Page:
The risk of Avian Influenza (AI) occurring in domestic poultry can be greatly reduced by undertaking some basic biosecurity procedures:
1. Prevent waterfowl gaining entry to poultry houses, or frequenting areas where poultry free range. Waterfowl are the main potential source of infection of AI to domestic poultry. Other species of free flying birds are generally a much lower risk with AI in Australia but husbandry procedures should be in place to avoid the nesting and aggregation of these birds. This would involve such procedures as limiting access to feed.
2. Prevent domestic poultry gaining access to surface water that may have been contaminated by waterfowl. This includes puddles, dams, channels and water troughs. Surface water contaminated with waterfowl faeces poses a very serious disease transmission risk. If water other thantown water is used as drinking water for poultry, it should be effectively sanitised before use. Chlorine added to achieve 2 to 3 ppm at the level of the drinker, or the installation of a chlorine dioxide sanitation unit is recommended.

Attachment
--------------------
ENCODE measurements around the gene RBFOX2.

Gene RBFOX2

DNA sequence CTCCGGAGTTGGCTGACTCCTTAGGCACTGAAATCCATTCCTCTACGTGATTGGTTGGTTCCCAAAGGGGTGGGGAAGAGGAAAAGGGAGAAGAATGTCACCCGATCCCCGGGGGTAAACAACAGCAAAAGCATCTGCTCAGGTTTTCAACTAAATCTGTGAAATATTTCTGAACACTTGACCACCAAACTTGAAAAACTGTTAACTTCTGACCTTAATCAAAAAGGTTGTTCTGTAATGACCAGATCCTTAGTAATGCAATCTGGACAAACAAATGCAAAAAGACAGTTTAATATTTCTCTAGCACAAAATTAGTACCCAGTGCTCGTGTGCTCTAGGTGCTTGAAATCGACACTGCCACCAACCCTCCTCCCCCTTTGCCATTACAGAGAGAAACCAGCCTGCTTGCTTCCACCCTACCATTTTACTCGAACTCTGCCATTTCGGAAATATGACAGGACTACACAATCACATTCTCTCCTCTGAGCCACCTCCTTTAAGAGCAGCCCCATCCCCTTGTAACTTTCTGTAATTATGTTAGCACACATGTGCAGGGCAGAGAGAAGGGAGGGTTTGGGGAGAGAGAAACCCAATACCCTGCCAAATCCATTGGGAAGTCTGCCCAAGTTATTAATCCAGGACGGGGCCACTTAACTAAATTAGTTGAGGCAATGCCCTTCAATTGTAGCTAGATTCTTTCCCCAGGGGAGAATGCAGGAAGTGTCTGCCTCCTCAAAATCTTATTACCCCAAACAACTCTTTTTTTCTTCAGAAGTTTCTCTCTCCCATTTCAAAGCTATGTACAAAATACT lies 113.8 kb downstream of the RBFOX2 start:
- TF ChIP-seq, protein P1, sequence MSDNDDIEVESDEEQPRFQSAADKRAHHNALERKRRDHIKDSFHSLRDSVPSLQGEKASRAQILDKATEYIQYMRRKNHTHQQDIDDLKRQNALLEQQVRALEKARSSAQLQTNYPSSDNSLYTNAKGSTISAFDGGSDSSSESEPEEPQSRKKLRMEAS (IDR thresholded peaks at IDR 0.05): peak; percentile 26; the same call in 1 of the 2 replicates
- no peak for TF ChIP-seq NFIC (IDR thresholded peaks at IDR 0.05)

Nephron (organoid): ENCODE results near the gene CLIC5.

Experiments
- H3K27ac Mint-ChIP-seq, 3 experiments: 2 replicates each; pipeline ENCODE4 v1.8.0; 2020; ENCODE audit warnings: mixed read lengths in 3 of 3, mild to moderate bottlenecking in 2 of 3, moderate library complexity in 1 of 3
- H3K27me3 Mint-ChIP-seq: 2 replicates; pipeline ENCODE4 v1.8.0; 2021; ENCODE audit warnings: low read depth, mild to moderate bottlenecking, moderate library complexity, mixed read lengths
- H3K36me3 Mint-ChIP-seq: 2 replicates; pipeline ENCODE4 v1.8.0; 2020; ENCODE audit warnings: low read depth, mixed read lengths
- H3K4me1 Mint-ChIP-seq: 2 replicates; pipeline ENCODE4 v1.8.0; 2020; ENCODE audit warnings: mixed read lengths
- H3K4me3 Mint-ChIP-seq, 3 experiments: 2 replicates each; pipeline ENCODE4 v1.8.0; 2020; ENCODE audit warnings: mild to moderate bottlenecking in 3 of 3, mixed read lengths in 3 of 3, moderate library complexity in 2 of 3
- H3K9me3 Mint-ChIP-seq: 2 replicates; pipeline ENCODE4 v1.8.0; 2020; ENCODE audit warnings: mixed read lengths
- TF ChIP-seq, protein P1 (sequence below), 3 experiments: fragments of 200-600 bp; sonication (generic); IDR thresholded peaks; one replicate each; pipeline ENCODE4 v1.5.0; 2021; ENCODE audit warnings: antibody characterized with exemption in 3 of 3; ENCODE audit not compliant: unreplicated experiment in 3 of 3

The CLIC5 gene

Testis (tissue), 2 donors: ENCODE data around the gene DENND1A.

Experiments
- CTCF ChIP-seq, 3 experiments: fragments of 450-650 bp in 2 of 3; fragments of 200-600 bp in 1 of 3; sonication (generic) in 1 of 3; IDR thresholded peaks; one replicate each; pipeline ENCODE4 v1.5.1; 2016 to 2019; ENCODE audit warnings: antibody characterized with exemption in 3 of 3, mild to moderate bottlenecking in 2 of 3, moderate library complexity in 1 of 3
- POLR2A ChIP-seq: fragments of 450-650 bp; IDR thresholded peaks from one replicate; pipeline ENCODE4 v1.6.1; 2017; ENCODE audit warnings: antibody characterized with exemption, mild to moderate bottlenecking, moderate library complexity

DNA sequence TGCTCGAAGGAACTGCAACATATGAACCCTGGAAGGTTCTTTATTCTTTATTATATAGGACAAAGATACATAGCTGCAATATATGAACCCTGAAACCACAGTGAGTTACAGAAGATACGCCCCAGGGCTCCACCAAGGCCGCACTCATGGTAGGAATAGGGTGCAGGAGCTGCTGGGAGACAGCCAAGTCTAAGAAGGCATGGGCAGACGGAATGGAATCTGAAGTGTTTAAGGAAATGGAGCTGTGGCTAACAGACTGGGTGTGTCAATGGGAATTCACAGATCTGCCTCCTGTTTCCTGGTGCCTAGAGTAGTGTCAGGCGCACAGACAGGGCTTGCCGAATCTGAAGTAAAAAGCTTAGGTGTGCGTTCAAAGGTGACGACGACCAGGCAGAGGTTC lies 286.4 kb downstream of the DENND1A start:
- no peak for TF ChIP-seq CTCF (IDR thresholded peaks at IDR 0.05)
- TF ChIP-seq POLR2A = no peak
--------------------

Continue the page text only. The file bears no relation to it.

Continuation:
3. Change boots, and use footbaths containing a virucidal agent that remains effective under high organic loads when moving into areas containing poultry. A phenolic or iodine based product used in accordance with label instructions is recommended. This prevents waterfowl faecal matter being carried into poultry flocks from outside areas on contaminated boots and shoes.
4. Keep chicken feed in a bird proof silo, shed or enclosure. Contamination of feed by wild birds poses a significant disease transmission risk of AI and other potential diseases of poultry.
It is internationally accepted that killing wild birds is not an appropriate measure to control the spread of AI.